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Ill-Advised Water Giveaway

October 25, 2002

States have the legal right to their own water with one major exception: The federal government can keep the rights to water springing from federal lands -- Indian reservations, national parks, forests, wildlife refuges and the like -- if it is needed to serve those lands.

The Clinton administration applied the rule strictly, reserving the right to a maximum amount of water to protect the environment as needed. But now the Bush administration is backing away from tough enforcement of the rule, opening the way for the states to claim increasing control over water that should remain in federal jurisdiction. This is a mistake. Last year, the Department of the Interior abandoned a claim to Snake River water surrounding a wildlife refuge in Idaho. This fall, the administration indicated it would reduce its hold on the Gunnison River in Colorado even though national park officials said reservation of the full flow was needed to protect the Black Canyon of the Gunnison National Park downstream.

Now, the Bush administration says it will get by with considerably less water, freeing up supplies for urban areas. Environmental critics say there are other sources to meet demand without tapping the federal water. If the federal rights were transferred to the state, the water would not be available when needed for wildlife, fisheries and river bank vegetation.

If there's not enough water for the Colorado monument at some point, the government can buy water elsewhere, an Interior Department official said. What kind of logic is that -- give it away and then buy it back?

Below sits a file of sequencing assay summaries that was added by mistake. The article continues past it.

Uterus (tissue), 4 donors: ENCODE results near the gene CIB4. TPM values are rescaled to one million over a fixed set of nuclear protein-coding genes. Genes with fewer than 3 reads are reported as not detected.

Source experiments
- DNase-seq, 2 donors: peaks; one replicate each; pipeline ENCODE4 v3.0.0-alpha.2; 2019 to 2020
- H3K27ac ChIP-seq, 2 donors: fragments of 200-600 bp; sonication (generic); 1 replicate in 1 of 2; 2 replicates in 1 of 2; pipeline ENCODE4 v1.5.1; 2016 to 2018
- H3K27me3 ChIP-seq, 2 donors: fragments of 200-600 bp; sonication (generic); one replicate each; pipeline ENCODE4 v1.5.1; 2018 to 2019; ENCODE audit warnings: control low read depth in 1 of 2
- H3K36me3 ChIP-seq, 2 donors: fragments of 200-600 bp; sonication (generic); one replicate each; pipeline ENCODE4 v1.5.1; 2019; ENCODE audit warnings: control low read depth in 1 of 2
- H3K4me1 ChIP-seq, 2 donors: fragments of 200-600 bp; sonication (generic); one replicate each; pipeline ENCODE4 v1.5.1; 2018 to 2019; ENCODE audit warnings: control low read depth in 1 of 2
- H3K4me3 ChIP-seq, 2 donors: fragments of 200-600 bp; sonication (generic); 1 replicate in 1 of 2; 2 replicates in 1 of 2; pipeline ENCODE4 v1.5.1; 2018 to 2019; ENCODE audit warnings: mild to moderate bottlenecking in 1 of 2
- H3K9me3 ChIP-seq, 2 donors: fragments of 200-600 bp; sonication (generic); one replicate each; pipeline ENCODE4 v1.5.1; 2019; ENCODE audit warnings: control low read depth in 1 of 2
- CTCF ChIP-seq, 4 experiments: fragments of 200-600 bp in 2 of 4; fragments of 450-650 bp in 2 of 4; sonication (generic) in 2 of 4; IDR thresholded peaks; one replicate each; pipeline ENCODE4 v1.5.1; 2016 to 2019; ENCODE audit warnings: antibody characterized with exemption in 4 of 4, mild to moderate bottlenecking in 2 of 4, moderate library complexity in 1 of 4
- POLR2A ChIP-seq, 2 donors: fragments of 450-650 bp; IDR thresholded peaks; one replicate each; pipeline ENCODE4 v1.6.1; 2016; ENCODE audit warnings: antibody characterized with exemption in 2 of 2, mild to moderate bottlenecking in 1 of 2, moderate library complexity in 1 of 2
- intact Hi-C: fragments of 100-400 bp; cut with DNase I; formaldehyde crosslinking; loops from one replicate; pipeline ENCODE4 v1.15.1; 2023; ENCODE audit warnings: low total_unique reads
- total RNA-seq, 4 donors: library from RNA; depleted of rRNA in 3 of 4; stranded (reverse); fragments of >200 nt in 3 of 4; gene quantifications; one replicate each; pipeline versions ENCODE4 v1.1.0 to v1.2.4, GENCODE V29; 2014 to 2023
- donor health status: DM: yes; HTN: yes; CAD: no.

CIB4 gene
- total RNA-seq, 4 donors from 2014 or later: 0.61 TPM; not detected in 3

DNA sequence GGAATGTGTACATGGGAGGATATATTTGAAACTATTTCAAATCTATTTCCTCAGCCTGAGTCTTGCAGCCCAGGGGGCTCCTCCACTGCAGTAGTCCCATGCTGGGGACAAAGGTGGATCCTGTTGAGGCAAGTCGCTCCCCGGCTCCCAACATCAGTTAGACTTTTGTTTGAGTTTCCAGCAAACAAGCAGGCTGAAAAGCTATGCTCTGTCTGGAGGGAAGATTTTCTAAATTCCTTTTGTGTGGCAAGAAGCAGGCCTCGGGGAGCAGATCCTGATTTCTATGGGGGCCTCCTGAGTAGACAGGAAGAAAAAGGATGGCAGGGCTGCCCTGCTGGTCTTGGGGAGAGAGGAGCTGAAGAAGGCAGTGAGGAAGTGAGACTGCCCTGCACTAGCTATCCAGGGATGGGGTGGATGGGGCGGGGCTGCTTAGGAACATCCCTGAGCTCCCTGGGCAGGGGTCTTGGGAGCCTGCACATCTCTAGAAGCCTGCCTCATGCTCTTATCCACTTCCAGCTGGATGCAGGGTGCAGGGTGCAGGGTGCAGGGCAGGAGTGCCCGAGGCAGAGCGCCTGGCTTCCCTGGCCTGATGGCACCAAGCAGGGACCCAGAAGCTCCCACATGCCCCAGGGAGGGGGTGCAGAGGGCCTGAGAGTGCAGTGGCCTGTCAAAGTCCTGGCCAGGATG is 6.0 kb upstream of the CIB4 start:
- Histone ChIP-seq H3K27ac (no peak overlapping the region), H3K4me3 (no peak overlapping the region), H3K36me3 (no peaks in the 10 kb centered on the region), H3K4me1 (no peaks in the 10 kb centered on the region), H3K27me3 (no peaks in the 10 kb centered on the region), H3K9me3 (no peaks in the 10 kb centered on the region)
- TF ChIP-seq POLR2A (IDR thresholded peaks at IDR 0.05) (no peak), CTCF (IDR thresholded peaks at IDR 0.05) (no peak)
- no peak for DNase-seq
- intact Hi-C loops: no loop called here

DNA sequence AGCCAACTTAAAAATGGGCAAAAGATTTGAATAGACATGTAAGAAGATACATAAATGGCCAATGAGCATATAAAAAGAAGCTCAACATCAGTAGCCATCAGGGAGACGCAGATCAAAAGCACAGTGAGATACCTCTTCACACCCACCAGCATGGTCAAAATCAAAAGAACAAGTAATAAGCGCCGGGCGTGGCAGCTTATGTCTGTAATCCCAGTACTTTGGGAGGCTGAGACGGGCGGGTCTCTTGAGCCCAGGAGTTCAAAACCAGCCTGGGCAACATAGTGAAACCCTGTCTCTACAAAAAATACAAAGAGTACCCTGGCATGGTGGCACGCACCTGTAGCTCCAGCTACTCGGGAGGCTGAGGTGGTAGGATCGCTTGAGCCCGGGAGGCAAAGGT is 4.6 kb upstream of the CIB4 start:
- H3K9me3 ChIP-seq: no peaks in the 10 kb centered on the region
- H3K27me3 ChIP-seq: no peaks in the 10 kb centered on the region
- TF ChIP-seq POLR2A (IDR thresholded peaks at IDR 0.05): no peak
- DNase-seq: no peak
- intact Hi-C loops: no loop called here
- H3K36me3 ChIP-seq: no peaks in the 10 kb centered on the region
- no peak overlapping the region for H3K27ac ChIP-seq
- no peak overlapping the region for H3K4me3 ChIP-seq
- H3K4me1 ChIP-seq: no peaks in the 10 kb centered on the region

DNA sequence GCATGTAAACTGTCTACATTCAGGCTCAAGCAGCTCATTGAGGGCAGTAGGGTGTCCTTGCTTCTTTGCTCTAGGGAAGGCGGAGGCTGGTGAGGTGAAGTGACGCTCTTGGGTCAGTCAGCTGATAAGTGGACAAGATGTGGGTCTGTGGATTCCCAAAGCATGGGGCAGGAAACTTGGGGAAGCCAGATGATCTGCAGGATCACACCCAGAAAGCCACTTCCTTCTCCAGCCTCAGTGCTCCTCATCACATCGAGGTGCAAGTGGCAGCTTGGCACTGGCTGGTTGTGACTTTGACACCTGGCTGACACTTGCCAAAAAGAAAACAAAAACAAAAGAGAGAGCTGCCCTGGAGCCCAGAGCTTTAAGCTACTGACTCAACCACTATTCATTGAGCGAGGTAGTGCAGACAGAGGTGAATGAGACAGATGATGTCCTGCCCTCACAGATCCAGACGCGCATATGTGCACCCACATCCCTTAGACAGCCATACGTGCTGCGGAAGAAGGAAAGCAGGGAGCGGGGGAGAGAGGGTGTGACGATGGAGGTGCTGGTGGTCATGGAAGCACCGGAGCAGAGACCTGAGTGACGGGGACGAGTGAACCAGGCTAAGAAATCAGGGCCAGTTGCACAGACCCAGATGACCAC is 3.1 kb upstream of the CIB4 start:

Fortunately, there is little immediate threat to federal waters in California, although there is a bitter dispute along the Klamath River on the California-Oregon border over the allocation of water to area farmers, a wildlife refuge, Indian reservations with treaty rights and the salmon fishery. The problem: not enough water.

In California, state, federal and municipal projects take much of the water arising from the national parks, forests, wildlife refuges and other federal lands. Congress decreed that part of the federal Central Valley Project supply must go to protect the environment, although farmers bitterly disputed the amount of water taken for this purpose. Cal-Fed, a new state-federal water venture, establishes an environmental water account to safeguard waterfowl and fish.

But there is no guarantee the environment will be protected if the administration becomes too generous in giving away federal -- the people's -- water.

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